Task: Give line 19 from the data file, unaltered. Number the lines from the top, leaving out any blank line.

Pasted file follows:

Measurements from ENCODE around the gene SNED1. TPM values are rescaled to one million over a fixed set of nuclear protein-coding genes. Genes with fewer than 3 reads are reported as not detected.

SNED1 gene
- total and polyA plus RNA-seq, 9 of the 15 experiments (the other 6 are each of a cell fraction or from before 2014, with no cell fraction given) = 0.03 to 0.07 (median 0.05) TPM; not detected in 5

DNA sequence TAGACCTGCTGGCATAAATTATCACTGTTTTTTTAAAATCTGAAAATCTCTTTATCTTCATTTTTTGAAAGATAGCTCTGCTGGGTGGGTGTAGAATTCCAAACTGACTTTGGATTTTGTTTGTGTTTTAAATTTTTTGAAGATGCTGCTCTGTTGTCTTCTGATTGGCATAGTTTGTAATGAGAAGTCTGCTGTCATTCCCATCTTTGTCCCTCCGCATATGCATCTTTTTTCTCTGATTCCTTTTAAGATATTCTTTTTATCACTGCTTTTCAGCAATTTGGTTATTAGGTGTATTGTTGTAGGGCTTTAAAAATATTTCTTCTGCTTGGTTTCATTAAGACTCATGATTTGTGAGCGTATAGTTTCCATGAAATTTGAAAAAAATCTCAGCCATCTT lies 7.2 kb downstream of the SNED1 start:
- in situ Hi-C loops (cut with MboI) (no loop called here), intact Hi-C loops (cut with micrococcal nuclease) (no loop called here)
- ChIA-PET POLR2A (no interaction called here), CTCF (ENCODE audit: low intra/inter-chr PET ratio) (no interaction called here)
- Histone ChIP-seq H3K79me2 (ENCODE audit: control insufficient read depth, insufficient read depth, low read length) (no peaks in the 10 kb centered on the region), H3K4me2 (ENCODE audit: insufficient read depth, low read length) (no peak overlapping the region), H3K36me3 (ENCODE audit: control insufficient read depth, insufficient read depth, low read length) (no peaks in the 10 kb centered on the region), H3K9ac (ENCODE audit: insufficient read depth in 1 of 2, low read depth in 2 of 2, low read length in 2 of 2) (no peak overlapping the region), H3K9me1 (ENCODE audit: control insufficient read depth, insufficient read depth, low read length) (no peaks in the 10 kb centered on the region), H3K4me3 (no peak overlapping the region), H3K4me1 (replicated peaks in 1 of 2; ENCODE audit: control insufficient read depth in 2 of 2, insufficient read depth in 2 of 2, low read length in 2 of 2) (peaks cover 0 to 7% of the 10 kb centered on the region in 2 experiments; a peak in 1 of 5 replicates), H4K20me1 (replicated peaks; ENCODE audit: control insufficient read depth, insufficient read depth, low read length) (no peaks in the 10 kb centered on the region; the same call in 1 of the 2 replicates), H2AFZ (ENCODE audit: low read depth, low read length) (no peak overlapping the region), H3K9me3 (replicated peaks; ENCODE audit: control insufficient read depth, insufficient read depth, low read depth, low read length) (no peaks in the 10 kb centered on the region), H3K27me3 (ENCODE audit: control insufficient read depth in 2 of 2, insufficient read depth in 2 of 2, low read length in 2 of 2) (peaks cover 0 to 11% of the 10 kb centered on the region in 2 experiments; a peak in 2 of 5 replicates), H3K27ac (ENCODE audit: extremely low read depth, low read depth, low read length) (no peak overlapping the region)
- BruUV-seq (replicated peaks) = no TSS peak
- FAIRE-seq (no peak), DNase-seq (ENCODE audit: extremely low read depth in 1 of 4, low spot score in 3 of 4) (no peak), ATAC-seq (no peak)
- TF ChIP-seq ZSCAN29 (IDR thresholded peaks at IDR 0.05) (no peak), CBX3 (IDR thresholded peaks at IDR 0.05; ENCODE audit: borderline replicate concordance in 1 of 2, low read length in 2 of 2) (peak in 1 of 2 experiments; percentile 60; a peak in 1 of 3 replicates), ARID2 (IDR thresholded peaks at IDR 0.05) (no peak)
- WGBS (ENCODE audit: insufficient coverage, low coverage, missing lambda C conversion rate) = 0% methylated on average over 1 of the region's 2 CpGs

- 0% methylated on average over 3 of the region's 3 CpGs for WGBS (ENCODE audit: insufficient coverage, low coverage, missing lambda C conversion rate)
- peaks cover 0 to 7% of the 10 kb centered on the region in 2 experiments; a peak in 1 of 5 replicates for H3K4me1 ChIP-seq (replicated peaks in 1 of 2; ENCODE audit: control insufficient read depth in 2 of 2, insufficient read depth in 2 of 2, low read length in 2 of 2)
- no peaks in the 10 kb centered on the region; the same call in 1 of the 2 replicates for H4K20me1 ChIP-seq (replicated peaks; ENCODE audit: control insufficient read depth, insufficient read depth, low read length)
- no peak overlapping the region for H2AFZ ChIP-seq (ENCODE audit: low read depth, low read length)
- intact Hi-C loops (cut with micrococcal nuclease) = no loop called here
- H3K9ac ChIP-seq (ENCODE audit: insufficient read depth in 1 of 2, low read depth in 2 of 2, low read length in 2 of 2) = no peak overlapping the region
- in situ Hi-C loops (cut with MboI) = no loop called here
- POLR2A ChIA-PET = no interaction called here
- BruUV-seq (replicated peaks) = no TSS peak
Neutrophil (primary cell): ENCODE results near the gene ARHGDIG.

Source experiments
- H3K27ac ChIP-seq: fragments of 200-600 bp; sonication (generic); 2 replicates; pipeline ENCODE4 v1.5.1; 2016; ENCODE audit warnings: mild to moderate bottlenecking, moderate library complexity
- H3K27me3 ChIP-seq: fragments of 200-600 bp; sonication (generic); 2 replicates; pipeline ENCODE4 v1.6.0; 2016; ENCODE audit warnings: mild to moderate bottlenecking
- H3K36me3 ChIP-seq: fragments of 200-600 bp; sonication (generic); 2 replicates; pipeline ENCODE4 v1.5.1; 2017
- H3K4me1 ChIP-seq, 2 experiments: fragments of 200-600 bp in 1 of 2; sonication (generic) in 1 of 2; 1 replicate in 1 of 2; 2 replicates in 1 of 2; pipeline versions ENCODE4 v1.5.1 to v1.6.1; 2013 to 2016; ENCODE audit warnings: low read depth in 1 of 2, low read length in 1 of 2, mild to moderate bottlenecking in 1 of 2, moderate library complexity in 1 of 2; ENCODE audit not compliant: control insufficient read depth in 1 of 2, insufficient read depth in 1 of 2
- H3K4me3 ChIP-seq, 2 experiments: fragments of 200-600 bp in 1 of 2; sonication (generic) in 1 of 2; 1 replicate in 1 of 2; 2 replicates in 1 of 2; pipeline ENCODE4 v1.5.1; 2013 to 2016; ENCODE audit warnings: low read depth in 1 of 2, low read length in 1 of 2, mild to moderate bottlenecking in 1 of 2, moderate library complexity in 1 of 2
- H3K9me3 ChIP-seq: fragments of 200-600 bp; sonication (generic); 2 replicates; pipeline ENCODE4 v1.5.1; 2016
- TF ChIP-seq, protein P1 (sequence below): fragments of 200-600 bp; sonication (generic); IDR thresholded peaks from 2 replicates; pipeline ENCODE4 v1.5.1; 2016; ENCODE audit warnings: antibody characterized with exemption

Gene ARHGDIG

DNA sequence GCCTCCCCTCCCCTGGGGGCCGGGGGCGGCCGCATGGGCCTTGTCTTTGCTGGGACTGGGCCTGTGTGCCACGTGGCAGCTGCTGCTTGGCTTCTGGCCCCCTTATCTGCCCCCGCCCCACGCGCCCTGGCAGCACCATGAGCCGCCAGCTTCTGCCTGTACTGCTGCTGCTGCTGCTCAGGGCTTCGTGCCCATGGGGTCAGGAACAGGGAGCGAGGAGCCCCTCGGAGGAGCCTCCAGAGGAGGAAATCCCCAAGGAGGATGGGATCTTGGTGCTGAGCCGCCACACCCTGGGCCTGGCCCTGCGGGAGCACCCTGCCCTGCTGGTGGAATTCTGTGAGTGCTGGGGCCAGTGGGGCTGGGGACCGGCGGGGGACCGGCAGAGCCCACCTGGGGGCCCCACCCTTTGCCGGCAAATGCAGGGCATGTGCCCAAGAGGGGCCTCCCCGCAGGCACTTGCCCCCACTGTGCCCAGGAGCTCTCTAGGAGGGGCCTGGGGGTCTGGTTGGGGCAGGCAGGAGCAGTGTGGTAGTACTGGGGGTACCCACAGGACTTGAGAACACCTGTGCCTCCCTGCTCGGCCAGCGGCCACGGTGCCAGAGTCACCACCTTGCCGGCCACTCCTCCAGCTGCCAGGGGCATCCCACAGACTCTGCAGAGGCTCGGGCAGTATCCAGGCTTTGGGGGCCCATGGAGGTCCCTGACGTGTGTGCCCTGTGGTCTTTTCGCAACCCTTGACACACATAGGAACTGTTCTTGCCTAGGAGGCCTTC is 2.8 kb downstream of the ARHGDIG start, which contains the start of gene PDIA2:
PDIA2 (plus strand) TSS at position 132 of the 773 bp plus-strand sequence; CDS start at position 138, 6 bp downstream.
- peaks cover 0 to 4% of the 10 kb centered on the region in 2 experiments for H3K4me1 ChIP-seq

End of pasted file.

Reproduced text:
- POLR2A ChIA-PET = no interaction called here